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New technique as cost-effective as current treatments

The technique developed at King's College London encourages teeth to repair themselves Credit: Press Association Images

Professor Nigel Pitts, from the university's Dental Institute, said:

"The way we treat teeth today is not ideal. When we repair a tooth by putting in a filling, that tooth enters a cycle of drilling and re-filling as, ultimately, each 'repair' fails.

"Not only is our device kinder to the patient and better for their teeth, but it's expected to be at least as cost-effective as current dental treatments.

"Along with fighting tooth decay, our device can also be used to whiten teeth."

A Scottish firm, Reminova Ltd, is now trying to find private investment to develop the technique.

Painless treatment for tooth decay in three years

The tooth rebuilding treatment could be available in 3 years Credit: Rui Vieira/PA Wire

Tooth decay could soon be treated with a painless "remineralisation" technique developed in London, that means damaged enamel repairs itself, dentists said today.

The technique, which spells the end of drilling, could be available in three years.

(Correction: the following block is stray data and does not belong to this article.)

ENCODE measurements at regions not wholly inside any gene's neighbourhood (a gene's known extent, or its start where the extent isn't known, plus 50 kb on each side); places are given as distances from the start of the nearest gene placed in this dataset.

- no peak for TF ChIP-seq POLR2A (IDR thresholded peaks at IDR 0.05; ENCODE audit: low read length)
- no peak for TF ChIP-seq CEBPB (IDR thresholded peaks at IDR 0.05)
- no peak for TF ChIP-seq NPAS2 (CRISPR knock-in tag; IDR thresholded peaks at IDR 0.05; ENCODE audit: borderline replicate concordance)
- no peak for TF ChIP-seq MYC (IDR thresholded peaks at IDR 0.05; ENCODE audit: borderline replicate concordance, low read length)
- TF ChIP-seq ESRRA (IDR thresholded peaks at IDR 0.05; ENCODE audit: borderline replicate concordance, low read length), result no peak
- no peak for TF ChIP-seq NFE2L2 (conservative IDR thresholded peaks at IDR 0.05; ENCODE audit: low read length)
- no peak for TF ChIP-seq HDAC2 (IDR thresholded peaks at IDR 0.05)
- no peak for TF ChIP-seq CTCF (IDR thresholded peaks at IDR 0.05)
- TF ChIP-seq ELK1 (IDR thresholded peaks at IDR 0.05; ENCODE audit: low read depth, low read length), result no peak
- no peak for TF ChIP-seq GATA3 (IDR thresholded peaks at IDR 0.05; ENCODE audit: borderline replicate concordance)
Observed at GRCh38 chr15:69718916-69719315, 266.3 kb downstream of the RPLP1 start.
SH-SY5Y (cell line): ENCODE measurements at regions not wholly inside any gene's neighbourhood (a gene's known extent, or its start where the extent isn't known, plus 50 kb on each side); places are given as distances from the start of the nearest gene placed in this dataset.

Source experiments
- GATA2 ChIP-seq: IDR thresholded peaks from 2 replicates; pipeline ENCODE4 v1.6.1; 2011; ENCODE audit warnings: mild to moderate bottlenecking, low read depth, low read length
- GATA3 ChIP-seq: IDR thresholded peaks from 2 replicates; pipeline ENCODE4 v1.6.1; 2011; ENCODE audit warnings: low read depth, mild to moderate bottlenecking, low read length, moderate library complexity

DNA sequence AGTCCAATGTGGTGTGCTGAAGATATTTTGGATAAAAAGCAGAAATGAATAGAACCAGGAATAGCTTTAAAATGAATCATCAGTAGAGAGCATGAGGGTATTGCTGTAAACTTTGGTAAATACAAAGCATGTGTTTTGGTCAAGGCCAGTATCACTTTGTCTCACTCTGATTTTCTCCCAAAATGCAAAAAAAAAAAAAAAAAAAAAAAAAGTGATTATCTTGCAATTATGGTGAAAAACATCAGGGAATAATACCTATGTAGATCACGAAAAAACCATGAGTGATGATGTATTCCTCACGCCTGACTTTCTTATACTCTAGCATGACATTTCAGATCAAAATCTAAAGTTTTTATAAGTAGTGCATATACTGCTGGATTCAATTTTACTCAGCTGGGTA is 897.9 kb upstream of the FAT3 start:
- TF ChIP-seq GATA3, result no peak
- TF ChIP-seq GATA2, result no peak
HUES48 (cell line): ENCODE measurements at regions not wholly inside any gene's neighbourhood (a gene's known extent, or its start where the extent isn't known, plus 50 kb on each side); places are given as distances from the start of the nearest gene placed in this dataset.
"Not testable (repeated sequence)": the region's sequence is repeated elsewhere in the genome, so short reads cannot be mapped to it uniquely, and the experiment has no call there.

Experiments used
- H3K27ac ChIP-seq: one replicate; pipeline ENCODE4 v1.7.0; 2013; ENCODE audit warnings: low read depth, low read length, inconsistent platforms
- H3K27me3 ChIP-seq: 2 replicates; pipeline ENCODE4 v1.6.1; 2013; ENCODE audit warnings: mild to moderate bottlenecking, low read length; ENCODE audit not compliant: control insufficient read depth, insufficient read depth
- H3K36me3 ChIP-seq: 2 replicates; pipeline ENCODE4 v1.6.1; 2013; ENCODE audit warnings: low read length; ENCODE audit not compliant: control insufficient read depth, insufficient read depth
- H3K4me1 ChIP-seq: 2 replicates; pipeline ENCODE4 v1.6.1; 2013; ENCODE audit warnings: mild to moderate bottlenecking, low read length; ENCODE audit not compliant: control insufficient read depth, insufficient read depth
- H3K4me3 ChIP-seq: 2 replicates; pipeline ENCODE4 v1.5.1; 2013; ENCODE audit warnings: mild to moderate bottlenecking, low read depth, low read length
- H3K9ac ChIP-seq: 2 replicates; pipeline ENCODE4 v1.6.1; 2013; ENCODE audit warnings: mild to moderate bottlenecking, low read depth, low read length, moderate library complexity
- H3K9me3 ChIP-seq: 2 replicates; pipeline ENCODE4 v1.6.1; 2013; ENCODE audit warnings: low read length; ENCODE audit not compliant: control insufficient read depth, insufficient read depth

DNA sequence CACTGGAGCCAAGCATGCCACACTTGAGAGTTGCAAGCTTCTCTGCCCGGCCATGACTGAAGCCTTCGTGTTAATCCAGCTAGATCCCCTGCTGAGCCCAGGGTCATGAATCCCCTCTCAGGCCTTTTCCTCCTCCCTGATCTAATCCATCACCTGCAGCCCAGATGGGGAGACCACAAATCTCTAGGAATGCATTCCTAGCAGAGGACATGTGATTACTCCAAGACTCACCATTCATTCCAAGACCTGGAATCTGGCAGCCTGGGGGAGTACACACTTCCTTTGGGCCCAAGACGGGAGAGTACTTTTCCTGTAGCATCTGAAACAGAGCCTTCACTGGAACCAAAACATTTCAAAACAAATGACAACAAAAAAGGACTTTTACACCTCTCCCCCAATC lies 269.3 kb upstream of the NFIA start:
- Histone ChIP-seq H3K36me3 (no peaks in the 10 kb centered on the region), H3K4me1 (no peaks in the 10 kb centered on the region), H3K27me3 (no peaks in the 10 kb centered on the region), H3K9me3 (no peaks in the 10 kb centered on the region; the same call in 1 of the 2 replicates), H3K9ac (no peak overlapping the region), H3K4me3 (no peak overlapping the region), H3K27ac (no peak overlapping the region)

The new treatment, developed at King's College London, is called Electrically Accelerated and Enhanced Remineralisation and is expected to cost around the same as fillings.

It speeds up the natural movement of calcium and phosphate minerals into the damaged tooth, which then repairs itself.

Decay is normally removed by drilling, followed by a filling with a material such as amalgam or composite resin.

The new process prepares the damaged area of enamel, then uses a tiny electric current to push minerals into the repair site so the enamel can repair itself.

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London hospitals given research funding

Researchers at some of London's top hospitals are to receive£28 million pounds of government money to study the impact long termconditions on the NHS.

The money will fund thirteen pioneering teams at Kings,Chelsea and Westminster and Bart's Healthcare Trust.

We want the UK to lead the world in terms of health research and this announcement underlines that commitment.

It is vital that we invest in health research, not only to create the opportunities for health research to grow - but also to help our economy thrive so we can compete in the global race.

– Lord Howe, Health Minister